Rita Leydon has accomplished many things in her life.
The goal of hiking the 485-mile Colorado Trail, however, was not something she had in mind when moving from Lahaska, Pa., to Salida in 2010.
At 64 Leydon began nibbling away at the Colorado Trail, aiming to tackle it in seven five-day segments, one section per year, beginning in 2014.
“I hike with Colorado Mountain Expeditions, a supported trekking organization under the umbrella of the Colorado Trail Foundation. I’m often the oldest person in the group, but I keep up,” she said.
Each segment is limited to 12 hikers.
“We don’t have to stay together, which is good because I enjoy hiking solo. It’s my happy time. There was a time when I was nervous to be in the woods seemingly alone, which is no longer the case.
“I have grown very fond of hiking the Colorado Trail, this wonderful footpath right in my backyard that goes all the way from Denver to Durango.
“Regrettably, I was unable to complete my segment this past summer due to illness, but hope to come back in 2019.”
The Colorado Trail averages 10,300 feet in elevation and tops out at 13,271 feet, passing through eight mountain ranges.
Her introduction to hiking came through her son Krispin, who worked at the time for Disney Animation Studios in Burbank, Calif.
“He was tired of his desk job which he found too sedentary. Considering his options, he stumbled on the idea of hiking the Appalachian Trail and decided to go for it,” Leydon said.
“He quit his job and asked me to prepare his trail food, which involved research on packing calories and dehydrating a variety of nutritious meals and snacks. Every two weeks or so I shipped a bulging food box to his next resupply point.”
It took him five months to hike the 2,200 miles from Georgia to Maine.
“I became interested in hiking because of Krispin’s adventure. We had recently moved to Salida and built our home, which was almost done, when a friend, Ruth Runge-Barnes, introduced me to the Colorado Trail,” Leydon said.
At first Leydon hiked with small groups. She enjoyed meeting new people, the fresh mountain air and the exercise.
“Living in Pennsylvania, I was always an indoor person,” Leydon said, “and I decided to try something new.”
She began training on smaller local hikes and took the big step of doing the first segment of the Colorado Trail in summer 2014.
“Young people seem to have no problem with the elevation,” she said. “I’m originally from Sweden and I notice the change in altitude when I go back there or back to Pennsylvania and then return to Salida. It takes a few days to re-acclimate.”
On the Colorado Trail, the leaders cook a hot breakfast and dinner for the hikers, and while dinner is cooking, they lay out the fixings for lunch, along with energy snacks.
“The meals are delicious,” Leydon said. “The organizers transport tents and everyone’s gear to the next campsite. On the trail, leaders are equipped with radios for communication in case of an emergency.”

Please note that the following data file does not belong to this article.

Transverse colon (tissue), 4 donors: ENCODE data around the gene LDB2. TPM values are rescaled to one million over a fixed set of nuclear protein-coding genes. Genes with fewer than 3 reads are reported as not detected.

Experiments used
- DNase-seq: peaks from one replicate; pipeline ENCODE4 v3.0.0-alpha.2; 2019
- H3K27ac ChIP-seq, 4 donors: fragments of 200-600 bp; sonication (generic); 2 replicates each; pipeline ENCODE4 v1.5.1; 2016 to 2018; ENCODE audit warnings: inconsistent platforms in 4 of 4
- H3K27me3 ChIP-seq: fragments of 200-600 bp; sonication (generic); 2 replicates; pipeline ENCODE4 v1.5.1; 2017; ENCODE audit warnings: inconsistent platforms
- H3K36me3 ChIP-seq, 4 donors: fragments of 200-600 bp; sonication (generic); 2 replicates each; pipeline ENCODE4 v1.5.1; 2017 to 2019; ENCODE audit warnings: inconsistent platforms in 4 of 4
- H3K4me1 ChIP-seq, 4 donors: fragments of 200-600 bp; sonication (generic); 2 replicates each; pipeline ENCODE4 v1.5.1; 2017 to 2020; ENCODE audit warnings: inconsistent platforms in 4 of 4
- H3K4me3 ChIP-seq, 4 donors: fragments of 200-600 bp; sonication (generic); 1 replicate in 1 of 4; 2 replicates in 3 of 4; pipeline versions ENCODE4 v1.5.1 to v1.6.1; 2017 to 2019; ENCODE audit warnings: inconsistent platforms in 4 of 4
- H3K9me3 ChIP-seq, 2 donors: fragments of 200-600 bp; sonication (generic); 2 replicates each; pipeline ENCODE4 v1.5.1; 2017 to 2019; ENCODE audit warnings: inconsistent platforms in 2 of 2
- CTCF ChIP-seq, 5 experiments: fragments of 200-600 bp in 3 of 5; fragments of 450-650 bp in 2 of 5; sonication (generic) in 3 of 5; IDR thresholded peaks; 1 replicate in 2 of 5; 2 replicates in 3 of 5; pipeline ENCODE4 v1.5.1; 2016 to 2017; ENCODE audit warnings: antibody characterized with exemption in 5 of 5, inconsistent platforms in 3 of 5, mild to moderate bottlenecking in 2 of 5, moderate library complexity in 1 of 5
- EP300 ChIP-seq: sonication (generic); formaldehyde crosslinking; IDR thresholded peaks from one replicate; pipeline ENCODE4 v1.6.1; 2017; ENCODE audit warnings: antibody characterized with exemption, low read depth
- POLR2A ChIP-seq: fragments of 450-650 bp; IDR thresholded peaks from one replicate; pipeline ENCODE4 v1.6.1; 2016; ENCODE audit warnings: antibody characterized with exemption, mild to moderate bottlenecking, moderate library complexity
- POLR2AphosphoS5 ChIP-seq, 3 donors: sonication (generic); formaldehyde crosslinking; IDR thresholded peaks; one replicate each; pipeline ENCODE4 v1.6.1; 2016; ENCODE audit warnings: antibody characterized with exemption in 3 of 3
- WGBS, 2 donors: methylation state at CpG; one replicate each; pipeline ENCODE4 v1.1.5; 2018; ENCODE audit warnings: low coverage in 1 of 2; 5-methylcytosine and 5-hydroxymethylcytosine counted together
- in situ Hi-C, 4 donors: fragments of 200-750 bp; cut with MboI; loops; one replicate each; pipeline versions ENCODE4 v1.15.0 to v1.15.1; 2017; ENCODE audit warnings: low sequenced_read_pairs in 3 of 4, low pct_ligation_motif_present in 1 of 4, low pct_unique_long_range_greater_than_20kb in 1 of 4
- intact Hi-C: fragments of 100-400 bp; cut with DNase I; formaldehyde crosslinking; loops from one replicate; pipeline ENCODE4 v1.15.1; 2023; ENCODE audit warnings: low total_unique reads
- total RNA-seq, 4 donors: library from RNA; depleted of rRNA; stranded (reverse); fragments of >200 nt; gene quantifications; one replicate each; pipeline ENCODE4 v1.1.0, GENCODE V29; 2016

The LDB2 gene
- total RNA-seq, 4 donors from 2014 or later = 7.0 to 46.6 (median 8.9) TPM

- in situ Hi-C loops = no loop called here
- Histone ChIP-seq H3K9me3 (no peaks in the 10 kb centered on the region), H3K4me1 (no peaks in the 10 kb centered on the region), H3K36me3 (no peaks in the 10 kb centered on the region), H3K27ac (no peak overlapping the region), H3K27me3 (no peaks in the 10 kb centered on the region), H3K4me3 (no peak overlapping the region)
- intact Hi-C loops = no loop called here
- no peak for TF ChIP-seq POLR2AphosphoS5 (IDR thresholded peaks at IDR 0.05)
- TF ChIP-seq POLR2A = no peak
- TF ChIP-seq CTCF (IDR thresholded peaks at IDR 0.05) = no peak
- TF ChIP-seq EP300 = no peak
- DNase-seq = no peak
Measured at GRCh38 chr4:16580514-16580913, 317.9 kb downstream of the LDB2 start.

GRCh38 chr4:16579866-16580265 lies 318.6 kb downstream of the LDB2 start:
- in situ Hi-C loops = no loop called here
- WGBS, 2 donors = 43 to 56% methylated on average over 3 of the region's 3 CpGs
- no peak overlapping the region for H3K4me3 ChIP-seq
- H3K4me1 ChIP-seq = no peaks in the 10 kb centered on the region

After five days on the trail, Leydon is ready to rejoin her husband, Christopher, back home in the shadows of Mount Shavano where her studio awaits.
Christopher is well known in the international auto world for his restorations of Bugattis and other pre-World War II sports and racing cars. In fact they discovered Salida when they drove various vehicles, which he had restored, on the Colorado Grand, an annual charity tour for 1960 and earlier sports and race cars of distinction.
“More often than not we had lunch stops in Salida and loved the community,” she said. “We motored all over the state eight or nine times with the Colorado Grand, and Salida was a place that really resonated with us.”
Christopher and Rita are both involved with Swedish music. Both play the nyckelharpa, a Swedish stringed instrument that dates back to Viking times. Christopher teaches the instrument and has introduced Swedish music to many musicians in the area.
Over the years Rita has made it her mission to document the music and playing styles of Swedish elderly tradition bearers on primarily the nyckelharpa.
She has produced 13 DVDs, most of which are available on Amazon. She has also produced a series of DVDs on how to build a nyckelharpa and how to play it. Her efforts have facilitated the spread of the instrument all over the world.
Another lifelong passion for Leydon is weaving.
“My weaving is inspired by my native Sweden,” she said. “My yarns are from Sweden, where they have a rich heritage in weaving. My mother and both grandmothers were skilled weavers.”
Her mother, Gun-Britt Flodén, wove primarily pictorial tapestries, and two of the pieces in Leydon’s home commemorate her mother. One was completed by her mother. The other was done by Leydon.
“My mother wasn’t able to find exactly the colors she wanted for that weaving,” Leydon said, “so she split colors and remixed the yarns to get what she wanted. She was ready to begin this weaving when she died in April 1997; I finished the weaving for her.”
Leydon’s book, “My Mothers Hands,” details that last 17-day “journey” with her mother.
Aviation is another important building block in Leydon’s life.
“Both my parents were glider pilots and they got engaged in a glider over Stockholm,” Leydon said.
Leydon has raced Bugattis, flown gliders, raised sheep as well as two sons and danced in Swedish dance competitions.
Since early childhood, art, design and tactile crafts have been Leydon’s focus. She has a bachelor of fine arts degree in illustration and worked as a freelance illustrator and graphic designer all her life. Now she is focusing on the fiber arts and is an active member of The Heart of Colorado Fiber Arts Guild.